Wolf, who earned $163,000 for his two wins in the event, doubling his career-prize money, joked that his success this week "means I can pay my rent; that's always a good thing. I haven't really thought about the money yet, but being on tour for such a short period of time, yeah, it definitely helped those numbers a little bit."

Wolf is planning to travel to Paris for the French Open qualifying, which starts on September 21st. 

"I'll have to look for some probably green clay in Ohio to practice on," Wolf said. "I don't think I'll have time to get to Florida (where the USTA has red clay courts available at its National Campus) to practice on the red clay. But I'll just keep working out, get back in the gym; I'm real excited for that; I definitely miss getting my pumps in when I'm at tournaments."

Next up for Tiafoe is Medvedev, and Tiafoe knows he'll have to find a similar level to the one he displayed today.

"I'm going to have stay solid, I'm going to have to play smart," Tiafoe said. "I can't give him too many unforced errors. I've got to stay solid, wait for my right ball and then go crazy. Play percentages. Yeah, he's going to play funky, return from far back, put that extra ball back in play. It doesn't look good, but he gets it in. He's tough, he's a tough out and he's confident right now. He's playing the best tennis of his life, but again, when I'm playing the way I'm playing right now, I have a chance with anybody in the world. I've felt that way for years and now I'm finally starting to put it together again. If I can do that come Monday, it's going to be a good one."

The controversy regarding those who were exposed to Benoit Paire, who tested positive for the Covid-19 virus prior to the start of the tournament, continued on Saturday. There was a long delay yesterday, when New York's Nassau county notified players, including Adrian Mannarino, who was scheduled to take on Alexander Zverev, that they could not leave their hotel rooms for the 14-day quarantine period. Of course they already had, and Mannarino was on site, not in his hotel room, so after a nearly three-hour delay, he was allowed to take the court. He lost to Zverev, eliminating any future problems for him, but Kristina Mladenovic, who was the top seed in women's doubles, was withdrawn from the event today. That allowed Gabriela Dabrowski of Canada and Alison Riske to move into the quarterfinals. For more on all this week's drama around the New York Covid-19 protocols, see this article by Stephanie Myles.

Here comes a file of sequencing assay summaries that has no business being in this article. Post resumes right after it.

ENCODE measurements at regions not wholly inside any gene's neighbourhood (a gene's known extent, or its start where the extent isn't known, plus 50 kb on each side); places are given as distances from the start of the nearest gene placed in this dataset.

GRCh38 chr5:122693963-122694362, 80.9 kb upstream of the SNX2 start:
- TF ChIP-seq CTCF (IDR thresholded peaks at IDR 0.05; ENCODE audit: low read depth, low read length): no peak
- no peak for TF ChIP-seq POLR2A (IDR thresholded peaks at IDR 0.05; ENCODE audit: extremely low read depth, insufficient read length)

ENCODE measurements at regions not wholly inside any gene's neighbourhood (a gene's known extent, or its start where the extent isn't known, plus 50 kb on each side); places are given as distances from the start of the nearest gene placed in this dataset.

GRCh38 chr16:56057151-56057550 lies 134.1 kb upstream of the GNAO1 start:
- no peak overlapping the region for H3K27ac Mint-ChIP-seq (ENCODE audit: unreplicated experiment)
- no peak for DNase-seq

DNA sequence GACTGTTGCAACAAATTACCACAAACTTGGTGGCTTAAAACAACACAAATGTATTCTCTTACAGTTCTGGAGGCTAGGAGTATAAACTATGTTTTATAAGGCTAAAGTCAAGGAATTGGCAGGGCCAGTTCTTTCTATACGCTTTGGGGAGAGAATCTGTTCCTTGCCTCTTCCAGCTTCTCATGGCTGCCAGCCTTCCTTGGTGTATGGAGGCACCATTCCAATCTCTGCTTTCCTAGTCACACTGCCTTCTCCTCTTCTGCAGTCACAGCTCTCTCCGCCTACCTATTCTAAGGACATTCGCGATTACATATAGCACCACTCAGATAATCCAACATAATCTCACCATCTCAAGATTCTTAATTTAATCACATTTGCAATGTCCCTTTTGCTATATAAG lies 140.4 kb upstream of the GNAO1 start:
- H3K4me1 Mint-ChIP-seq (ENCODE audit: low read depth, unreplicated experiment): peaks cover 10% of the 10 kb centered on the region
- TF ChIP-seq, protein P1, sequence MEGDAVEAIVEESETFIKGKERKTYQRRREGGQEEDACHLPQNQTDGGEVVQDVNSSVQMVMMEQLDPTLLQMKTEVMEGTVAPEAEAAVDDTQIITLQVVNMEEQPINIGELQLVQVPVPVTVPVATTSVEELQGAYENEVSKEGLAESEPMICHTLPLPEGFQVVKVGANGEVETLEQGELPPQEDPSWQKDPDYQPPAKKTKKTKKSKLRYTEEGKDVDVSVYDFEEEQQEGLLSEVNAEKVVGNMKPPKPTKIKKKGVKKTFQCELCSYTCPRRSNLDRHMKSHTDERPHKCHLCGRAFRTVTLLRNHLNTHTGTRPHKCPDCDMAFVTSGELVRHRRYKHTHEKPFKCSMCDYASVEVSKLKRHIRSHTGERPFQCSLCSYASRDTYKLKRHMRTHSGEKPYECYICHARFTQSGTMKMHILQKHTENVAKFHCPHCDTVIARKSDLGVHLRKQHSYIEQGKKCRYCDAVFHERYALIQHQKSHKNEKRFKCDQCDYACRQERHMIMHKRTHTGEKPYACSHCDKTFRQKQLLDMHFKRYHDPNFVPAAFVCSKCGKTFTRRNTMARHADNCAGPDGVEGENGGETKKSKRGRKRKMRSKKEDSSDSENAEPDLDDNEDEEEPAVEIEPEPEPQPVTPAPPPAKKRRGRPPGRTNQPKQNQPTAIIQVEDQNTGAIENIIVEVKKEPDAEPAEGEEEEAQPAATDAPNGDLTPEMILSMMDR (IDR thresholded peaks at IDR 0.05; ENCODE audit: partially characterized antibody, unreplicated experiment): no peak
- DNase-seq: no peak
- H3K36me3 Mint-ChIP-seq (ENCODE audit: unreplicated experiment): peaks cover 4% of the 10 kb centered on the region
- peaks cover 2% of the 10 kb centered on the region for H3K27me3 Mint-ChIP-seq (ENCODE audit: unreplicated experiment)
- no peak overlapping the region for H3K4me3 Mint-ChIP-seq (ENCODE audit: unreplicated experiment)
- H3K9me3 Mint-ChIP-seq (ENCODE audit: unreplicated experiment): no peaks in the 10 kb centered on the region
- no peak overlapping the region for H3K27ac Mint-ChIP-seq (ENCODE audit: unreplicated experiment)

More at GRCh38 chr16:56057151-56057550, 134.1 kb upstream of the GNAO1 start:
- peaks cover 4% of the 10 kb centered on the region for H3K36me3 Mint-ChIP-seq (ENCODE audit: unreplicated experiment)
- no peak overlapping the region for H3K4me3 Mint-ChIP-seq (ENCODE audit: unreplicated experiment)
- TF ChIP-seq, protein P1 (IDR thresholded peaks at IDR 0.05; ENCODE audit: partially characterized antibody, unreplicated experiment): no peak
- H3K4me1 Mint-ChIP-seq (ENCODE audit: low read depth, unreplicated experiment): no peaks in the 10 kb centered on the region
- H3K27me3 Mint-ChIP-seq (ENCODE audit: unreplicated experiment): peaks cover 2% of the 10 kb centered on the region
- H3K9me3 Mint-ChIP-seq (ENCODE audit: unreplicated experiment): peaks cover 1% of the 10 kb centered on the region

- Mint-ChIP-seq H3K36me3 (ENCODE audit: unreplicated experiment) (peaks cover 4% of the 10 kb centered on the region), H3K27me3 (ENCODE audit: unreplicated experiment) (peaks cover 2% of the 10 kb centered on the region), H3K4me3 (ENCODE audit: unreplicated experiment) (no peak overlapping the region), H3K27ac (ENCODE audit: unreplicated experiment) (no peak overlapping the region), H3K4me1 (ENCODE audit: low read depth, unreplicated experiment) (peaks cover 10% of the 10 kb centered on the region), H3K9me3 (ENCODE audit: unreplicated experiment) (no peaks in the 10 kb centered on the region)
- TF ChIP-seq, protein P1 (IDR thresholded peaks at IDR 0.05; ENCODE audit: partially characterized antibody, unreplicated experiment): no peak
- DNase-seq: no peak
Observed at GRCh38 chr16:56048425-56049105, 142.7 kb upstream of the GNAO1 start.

Also advancing to the quarterfinals in doubles is 2016 NCAA singles finalist Hayley Carter(North Carolina), with partner Luisa Stefani(Pepperdine) of Brazil. Carter and Stefani defeated No. 6 seeds Ena Shibahara(UCLA) and Shuko Aoyama of Japan 6-4, 0-6, 6-4. 

Saturday’s third round matches featuring US women:

Maria Sakkari[15](GRE) d. Amanda Anisimova[22] 63, 61 

Elise Mertens[16](BEL) d. Caty McNally 75, 61 

Serena Williams[3] d. Sloane Stephens[26] 26, 62, 62

Alize Cornet(FRA) d. Madison Keys[7] 76(4), 3-2, ret. 

Sofia Kenin[2] d. Ons Jabeur[27](TUN) 76(4), 63

Saturday's third round matches featuring US men:

Daniil Medvedev[3](RUS) d. JJ Wolf[WC] 63, 63, 62 

Frances Tiafoe d. Marton Fucsovics(HUN) 62, 63, 62

Complete results from Saturday are here.

Sunday’s fourth round matches featuring US women:

Jennifer Brady[28] v Angelique Kerber[17](GER)

Shelby Rogers v Petra Kvitova[6](CZE)

Sunday's quarterfinal doubles match featuring US men:

Christopher Eubanks and Mackenzie McDonald[WC] v Rajeev Ram and Joe Salisbury[3](GBR)

Sunday's complete schedule is here.